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The dark matter of the brain

  • Saak V. OvsepianEmail author
Review

Abstract

The bulk of brain energy expenditure is allocated for maintenance of perpetual intrinsic activity of neurons and neural circuits. Long-term electrophysiological and neuroimaging studies in anesthetized and behaving animals show, however, that the great majority of nerve cells in the intact brain do not fire action potentials, i.e., are permanently silent. Herein, I review emerging data suggesting massive redundancy of nerve cells in mammalian nervous system, maintained in inhibited state at high energetic costs. Acquired in the course of evolution, these collections of dormant neurons and circuits evade routine functional undertakings, and hence, keep out of the reach of natural selection. Under penetrating stress and disease, however, they occasionally switch in active state and drive a variety of neuro-psychiatric symptoms and behavioral abnormalities. The increasing evidence for widespread occurrence of silent neurons warrants careful revision of functional models of the brain and entails unforeseen reserves for rehabilitation and plasticity.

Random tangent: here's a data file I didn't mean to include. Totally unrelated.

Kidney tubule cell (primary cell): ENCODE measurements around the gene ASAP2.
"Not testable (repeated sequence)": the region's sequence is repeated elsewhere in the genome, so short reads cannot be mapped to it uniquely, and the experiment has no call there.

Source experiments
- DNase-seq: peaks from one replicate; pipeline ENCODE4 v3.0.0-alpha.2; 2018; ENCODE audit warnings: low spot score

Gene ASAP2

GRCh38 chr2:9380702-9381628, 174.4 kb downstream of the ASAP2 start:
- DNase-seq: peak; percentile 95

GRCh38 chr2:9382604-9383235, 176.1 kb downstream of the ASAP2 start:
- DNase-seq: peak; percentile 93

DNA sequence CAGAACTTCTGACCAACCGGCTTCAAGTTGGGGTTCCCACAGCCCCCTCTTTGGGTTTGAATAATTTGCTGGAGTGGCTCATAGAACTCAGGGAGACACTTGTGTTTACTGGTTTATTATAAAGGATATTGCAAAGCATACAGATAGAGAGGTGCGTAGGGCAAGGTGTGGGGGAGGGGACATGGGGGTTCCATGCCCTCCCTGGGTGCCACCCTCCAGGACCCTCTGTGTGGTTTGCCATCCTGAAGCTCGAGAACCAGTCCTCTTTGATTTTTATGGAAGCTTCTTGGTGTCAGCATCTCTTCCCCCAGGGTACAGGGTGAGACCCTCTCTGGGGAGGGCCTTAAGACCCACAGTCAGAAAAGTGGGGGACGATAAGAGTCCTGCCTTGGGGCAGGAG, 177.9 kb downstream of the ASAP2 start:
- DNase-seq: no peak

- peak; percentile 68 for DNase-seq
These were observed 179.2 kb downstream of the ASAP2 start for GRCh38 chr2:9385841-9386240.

Keywords

Silent neurons Brain evolution fMRI Synchronous activity Schizophrenia; disinhibition; neuronal plasticity 

Notes

Acknowledgements

This review is dedicated to the memory of Dr. Oliver Sacks. The author would like to thank Drs. R. Llinas, G. Buzsaki, M. Raichle, N. Logothetis and other leaders in the field of neuroscience and neuroimaging for their excellent research and inspiring articles and books. Special thanks go to Dr. V. O’Leary for insightful discussions and for proofreading the manuscript. The author would like to thank the National Sustainability Program 1 of the Czech Republic for supporting ongoing research projects (nr. LO1611) within the Department of Experimental Neurobiology at the National Institute of Mental Health, Czech Republic.

Compliance with ethical standards

Conflict of interest

This manuscript describes original research and is not under consideration in any other journal. The author reports no potential conflict of interest.

Ethical approval

This is a review paper and does not involve human or animal tissue. The original sources of presented and discussed material are fully acknowledged in compliance with journal’s policies.

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Copyright information

© Springer-Verlag GmbH Germany, part of Springer Nature 2019

Authors and Affiliations

  1. 1.National Institute of Mental HealthKlecanyCzech Republic
  2. 2.Faculty of Medicine at Charles UniversityPragueCzech Republic
  3. 3.Institute for Biological and Medical ImagingHelmholtz Zentrum MunichNeuherbergGermany
  4. 4.Munich School of BioengineeringTechnical University MunichMunichGermany
  5. 5.International Centre for NeurotherapeuticsDublin City UniversityDublinRepublic of Ireland

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